The first has to do with who this meeting on the mountain is for. If it were just for Moses, there’d be no need for the middle part. I mean, he was already on the mountain. He caught sight of the bush that was on fire but not consumed. He took off his shoes because he knew there was something holy about the whole thing. Why not just invite him a little further up the mountain right there and then, give him the law and call it good? No, you’re right. That DOES sound absurd doesn’t it? Probably because we’ve seen the movie with Charlton Heston and we know that isn’t the way it’s supposed to go. He’s got to part the sea first. But it’s also absurd because there is no individual faith without a community of faith. Let me say that one more time. There is no individual faith without a community of faith.
One of the things that I hear pretty frequently is the person who tells me that they don’t come to church because they prefer to worship God in the outdoors. Maybe they do, but I have my doubts. Sometimes I think that’s just the kind of thing that you hear from people who don’t want to be shamed for not coming to church and they think that sounds like a sufficiently self-righteous alternative. Don’t get me wrong. I love a good hike as much as the next person. There is something particularly holy about connecting to God’s presence in the wonder of what God has created. But that isn’t why God invited Moses to the top of the mountain. And it’s not why Jesus took Peter and James and John and led them apart up the mountain either. It was about more than getting back to nature. It was even more than the personal experience of God that they would have on their respective mountains. Even when we may be the only one who experiences the touch of God in a holy place, without a community of faith to share, interpret, and contextualize that experience, it has little meaning. There is no individual faith without a community of faith. God doesn’t invite Moses up the mountain when they first meet because Moses is alone. The invitation isn’t just for Moses, even though he’s the one who goes up by himself. The invitation is ultimately for the sake of God’s people. What will be revealed on that mountain is meant to be taken down to a people.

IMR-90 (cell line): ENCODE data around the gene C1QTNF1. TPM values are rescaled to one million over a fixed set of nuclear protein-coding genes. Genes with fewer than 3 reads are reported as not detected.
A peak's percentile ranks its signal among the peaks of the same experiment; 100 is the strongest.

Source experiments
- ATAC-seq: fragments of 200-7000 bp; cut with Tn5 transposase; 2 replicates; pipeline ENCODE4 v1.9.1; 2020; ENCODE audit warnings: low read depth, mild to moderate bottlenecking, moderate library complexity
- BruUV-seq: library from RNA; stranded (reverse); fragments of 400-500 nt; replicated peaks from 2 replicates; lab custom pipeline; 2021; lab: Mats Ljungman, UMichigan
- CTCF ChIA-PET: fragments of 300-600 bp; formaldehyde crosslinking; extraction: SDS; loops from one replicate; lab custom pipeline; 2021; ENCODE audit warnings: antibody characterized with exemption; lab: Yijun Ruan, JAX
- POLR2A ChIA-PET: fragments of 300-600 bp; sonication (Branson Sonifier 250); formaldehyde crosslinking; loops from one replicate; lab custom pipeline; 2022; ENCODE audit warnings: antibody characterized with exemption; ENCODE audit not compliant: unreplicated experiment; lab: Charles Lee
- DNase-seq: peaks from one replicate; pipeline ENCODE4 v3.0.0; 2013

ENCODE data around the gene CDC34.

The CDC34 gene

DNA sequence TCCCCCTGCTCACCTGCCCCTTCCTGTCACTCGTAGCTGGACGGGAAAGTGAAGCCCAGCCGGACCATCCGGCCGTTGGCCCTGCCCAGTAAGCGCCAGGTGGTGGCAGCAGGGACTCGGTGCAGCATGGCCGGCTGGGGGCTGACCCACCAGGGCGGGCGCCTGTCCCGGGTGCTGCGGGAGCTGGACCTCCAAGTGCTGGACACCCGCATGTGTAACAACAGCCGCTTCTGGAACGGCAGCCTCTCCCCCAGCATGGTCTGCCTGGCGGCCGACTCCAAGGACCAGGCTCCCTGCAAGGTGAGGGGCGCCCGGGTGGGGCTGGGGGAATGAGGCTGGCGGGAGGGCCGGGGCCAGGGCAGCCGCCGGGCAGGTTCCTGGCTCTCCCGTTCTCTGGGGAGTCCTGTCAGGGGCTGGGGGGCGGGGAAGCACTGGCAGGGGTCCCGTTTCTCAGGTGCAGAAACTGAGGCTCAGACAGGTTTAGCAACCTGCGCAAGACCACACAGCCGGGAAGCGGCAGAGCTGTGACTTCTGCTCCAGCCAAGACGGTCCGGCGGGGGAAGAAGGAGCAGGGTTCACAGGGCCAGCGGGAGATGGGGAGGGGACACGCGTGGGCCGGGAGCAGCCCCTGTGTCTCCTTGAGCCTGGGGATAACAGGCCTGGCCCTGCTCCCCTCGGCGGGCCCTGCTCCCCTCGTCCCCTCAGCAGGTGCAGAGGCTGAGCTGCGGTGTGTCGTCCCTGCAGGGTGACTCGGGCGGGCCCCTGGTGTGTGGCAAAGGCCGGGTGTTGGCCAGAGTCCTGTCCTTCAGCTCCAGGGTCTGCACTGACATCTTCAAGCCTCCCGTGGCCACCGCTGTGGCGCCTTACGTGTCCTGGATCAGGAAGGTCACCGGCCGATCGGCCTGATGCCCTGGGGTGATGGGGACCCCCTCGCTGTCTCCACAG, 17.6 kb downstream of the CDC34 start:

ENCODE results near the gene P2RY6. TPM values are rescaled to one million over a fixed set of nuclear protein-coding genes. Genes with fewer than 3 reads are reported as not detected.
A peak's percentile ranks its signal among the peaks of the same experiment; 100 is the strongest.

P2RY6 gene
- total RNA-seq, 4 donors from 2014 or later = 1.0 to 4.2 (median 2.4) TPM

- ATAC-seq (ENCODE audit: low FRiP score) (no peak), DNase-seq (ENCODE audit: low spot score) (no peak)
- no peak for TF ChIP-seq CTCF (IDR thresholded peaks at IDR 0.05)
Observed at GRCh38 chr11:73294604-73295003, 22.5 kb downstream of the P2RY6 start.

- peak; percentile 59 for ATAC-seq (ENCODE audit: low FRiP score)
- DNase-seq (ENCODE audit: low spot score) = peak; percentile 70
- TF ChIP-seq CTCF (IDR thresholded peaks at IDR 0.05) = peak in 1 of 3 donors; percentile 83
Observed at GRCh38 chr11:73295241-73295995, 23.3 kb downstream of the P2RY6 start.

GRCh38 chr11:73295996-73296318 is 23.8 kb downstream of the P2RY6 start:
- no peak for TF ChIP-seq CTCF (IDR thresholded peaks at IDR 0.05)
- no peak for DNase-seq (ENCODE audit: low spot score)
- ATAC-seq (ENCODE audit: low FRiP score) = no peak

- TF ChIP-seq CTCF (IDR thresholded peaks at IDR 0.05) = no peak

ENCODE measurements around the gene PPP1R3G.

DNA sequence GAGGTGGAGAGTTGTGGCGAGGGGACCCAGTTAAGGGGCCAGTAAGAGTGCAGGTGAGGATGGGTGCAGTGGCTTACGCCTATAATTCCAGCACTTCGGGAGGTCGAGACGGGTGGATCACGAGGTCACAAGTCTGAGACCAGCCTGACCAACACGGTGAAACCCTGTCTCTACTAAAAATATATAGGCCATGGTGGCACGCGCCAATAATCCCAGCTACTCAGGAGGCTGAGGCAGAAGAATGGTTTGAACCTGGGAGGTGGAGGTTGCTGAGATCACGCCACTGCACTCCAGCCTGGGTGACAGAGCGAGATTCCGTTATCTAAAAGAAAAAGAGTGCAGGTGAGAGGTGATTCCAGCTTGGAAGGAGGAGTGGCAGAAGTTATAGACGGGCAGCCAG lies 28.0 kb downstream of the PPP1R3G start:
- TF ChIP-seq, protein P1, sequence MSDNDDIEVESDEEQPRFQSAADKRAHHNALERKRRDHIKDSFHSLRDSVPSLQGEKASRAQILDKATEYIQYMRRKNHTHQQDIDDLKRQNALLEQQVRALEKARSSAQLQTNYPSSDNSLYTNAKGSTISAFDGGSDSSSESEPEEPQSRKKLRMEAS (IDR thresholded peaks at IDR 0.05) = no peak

Which brings us to the second reason God waits for Moses to return before inviting him up the mountain. Because there are some things that you have to be clear of and separate from before you can hear what God has to say. Moses may have fled into the desert to escape his crime, but there are some things that follow you no matter how much you may try to run away from them. Moses was doing alright. Living his life, loving his wife, tending his sheep, basically minding his own business. But his people weren’t doing alright. The Hebrew slaves weren’t doing alright. And he was never going to be able to hear what God had to say until they were free to join him in what there was to hear. He could not experience the freedom to follow God’s law until his people were free to do so as well. Until that happened, Moses might have escaped from Egypt, but he wasn’t free.